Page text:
For the interest of BIRDING-AUS, this message forwarded from the wader
listserver regarding recent activities by the Australasian Wader Studies
Group (AWSG), one of our special interest groups, which is working to study
and protect the waders of the East Asian / Australasian Flyway.
>Date: Tue, 2 Jun 1998 10:49:41 +1000 (EST)
>From: Mark Barter <>
>Subject: Northward migration wader counts in China
>Sender: Majordomo Pseudo User <>
>The Australasian Wader Studies Group has been involved for the third year
>running in training, surveying and wader counting activities at East Asian -
>Australasian Shorebird Reserve Network sites in China. This year we
>revisited Chongming Dao and the Huang He (Yellow River) delta, and went to
>the third Network site at Shuangtaizihekou for the first time. The
>activities were conducted on behalf of Wetlands International with funding
>from Environment Australia.
>Brief count results are as follows:
>CHONGMING DAO (31d 31m N; 121d 56m E) - 18 to 21 April
>Counts were less extensive than in previous years and totalled 4785 birds in
>the more important wader areas. The results confirm the view that Chongming
>Dao is employed by most migrants as an emergency staging site for use in bad
>weather or by less fit birds. Discussions during the visit with Lu Jian Jian
>confirmed that large numbers of waders (ie. tens of thousands) were using
>Jiu Duan Sha (emergent islands within the Chang Jiang estuary) but that
>numbers here were also higher there during bad weather.
>HUANG HE DELTA (37d 56m N; 118d 51m E) - 27 April to 7 May
>The count of 78,000 birds confirmed the importance of the delta for
>migratory waders. Counting took place some eight days later, on average,
>than in 1997, when an estimated 130,000 birds were present. This year few
>Black-tailed Godwit, Eurasian Curlew and Kentish Plover (ie. more southerly
>breeding waders) were present and numbers of Dunlin were substantially
>lower, accounting in total for a decline of 53,000 over last year. Coverage
>this year was marginally less than in 1997 and the count at one of the most
>important sites was significantly affected by poor visibility.
>Proportionally, numbers of the more northerly breeding waders, such as
>Bar-tailed Godwit and Great Knot, had increased.
>A detailed survey of Little Curlew was conducted in grassland habitat. This
>resulted in an estimate of 22,000 birds in an area of approximately 112 km2,
>which is only a small part of the apparently suitable habitat within the delta.
>The 1997 count found that the delta was internationally significant (using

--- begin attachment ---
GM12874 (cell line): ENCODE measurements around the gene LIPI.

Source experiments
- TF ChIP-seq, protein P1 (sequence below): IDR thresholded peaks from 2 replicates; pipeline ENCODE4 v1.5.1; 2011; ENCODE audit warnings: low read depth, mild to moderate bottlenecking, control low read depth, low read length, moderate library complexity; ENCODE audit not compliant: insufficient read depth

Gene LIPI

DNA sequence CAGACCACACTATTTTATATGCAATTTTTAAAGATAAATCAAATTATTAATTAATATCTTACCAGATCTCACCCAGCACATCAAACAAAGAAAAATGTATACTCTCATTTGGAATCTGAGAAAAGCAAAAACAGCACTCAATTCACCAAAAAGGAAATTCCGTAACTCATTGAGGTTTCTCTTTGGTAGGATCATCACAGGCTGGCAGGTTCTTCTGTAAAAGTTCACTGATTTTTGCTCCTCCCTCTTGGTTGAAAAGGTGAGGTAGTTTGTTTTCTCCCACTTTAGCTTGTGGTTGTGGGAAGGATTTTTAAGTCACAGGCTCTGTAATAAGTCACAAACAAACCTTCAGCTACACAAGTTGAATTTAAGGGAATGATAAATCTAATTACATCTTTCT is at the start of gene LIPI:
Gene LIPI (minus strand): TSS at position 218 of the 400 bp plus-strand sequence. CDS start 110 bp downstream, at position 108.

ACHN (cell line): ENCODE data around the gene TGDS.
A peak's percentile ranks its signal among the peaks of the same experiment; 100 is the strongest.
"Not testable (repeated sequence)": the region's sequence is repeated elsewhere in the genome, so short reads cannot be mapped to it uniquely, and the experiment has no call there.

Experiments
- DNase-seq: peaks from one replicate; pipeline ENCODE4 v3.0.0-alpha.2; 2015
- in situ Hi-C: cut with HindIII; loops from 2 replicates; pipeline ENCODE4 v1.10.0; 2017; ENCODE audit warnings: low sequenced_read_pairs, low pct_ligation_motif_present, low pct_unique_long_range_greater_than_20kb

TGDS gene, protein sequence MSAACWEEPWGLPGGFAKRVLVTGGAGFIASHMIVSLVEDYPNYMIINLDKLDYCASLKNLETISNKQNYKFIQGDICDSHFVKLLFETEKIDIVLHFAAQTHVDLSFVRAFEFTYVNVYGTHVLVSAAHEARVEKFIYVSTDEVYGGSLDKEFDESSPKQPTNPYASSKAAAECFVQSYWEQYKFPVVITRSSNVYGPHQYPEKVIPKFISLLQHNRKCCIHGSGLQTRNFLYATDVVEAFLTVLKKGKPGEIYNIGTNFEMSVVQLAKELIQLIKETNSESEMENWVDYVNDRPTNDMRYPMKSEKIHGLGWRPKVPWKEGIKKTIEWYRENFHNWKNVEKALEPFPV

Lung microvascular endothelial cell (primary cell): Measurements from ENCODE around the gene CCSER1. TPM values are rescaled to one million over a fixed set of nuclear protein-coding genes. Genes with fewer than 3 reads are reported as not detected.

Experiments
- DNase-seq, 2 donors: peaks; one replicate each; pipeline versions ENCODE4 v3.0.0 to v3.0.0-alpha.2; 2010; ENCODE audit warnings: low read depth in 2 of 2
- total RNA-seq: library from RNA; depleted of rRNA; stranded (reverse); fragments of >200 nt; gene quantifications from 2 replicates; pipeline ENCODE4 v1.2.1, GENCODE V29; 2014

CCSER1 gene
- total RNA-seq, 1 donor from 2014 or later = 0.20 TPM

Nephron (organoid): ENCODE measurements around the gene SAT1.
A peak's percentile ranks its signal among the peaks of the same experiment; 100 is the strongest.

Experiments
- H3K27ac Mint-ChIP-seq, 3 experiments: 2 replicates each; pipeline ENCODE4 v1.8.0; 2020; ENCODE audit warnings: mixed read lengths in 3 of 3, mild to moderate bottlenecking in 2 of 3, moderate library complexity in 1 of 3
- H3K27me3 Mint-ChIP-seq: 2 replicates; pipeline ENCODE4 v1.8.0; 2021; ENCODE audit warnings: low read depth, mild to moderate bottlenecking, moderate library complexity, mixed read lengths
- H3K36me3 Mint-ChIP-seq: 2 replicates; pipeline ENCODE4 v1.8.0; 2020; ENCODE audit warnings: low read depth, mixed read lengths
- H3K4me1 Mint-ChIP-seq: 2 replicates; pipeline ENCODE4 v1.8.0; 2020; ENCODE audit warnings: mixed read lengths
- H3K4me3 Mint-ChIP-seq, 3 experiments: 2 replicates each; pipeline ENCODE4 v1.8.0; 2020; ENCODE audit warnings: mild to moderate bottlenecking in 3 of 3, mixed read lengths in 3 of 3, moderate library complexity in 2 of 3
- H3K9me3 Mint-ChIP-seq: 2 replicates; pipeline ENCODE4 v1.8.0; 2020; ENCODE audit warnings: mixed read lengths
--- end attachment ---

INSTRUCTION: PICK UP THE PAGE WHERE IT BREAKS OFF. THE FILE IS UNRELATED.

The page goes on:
>the 1% criterion) for 15 species ie. Black-tailed Godwit, Bar-tailed Godwit,
>Little Curlew, Whimbrel, Eurasian Curlew, Eastern Curlew, Spotted Redshank,
>Marsh Sandpiper, Common Greenshank, Nordmann's Greenshank, Great Knot,
>Dunlin, Eurasian Oystercatcher, Grey Plover and Kentish Plover. This count
>identified an additional species, ie. the Terek Sandpiper, as also being
>present in internationally important numbers.
>SHUANGTAIZIHEKOU (41d 07m N; 122d 03m E) - 11 to 19 May
>The count during the visit was the first comprehensive one undertaken at
>this site. The total of 63,641 waders indicates that the Reserve is
>extremely important as a final staging area, particularly for Great Knot
>(46.0% of identified birds), Dunlin (30.3%), Grey Plover (7.8%) and
>Bar-tailed Godwit (6.4%). It is probable that more than 80,000 waders were
>present at the time of the count as it was not possible to visit a large
>offshore sand bank in the south-east of the Reserve. A much smaller sand
>bank was found to hold 12,530 birds. It is probable that the Reserve
>supports more than 200,000 waders during northward migration and maybe twice
>this number over a full year.
>The Reserve was found to be internationally significant for six species, ie.
>Bar-tailed Godwit, Whimbrel, Eurasian Curlew, Great Knot, Dunlin and Grey
>Plover. Previously, Eastern Curlew had been recorded in internationally
>important numbers on southward migration.
>The Reserve accounts for less than 20% of the mudflat area in northern
>Liaodong Wan, implying that more than 300,000 birds are using this region in
>mid-May. Very large mudflat areas also exist in China close to the North
>Korean border and it seems that the coastline of the northern Yellow Sea
>(including North Korea) is of extreme importance as the final staging site
>for many waders on northward migration.
>Six Australian leg-flagged birds were seen.
>Please contact me directly if you would like to receive attached Excel files
>with detailed count data.
>Chair, Asia-Pacific Shorebird Working Group
>21 Chivalry Avenue
>Glen Waverley VIC 3150
>voice/fax: +61-3-9803 3330
Birds Australia Conservation & Liaison,
Australian Bird Research Centre,
415 Riversdale Road,
Hawthorn East, VIC 3123, Australia.
Tel: (03) 9882 2622. Fax: (03) 9882 2677.
O/s: +61 3 9882 2622. Fax: +61 3 9882 2677.
Web Homepage: http://www.vicnet.net.au/~birdsaus/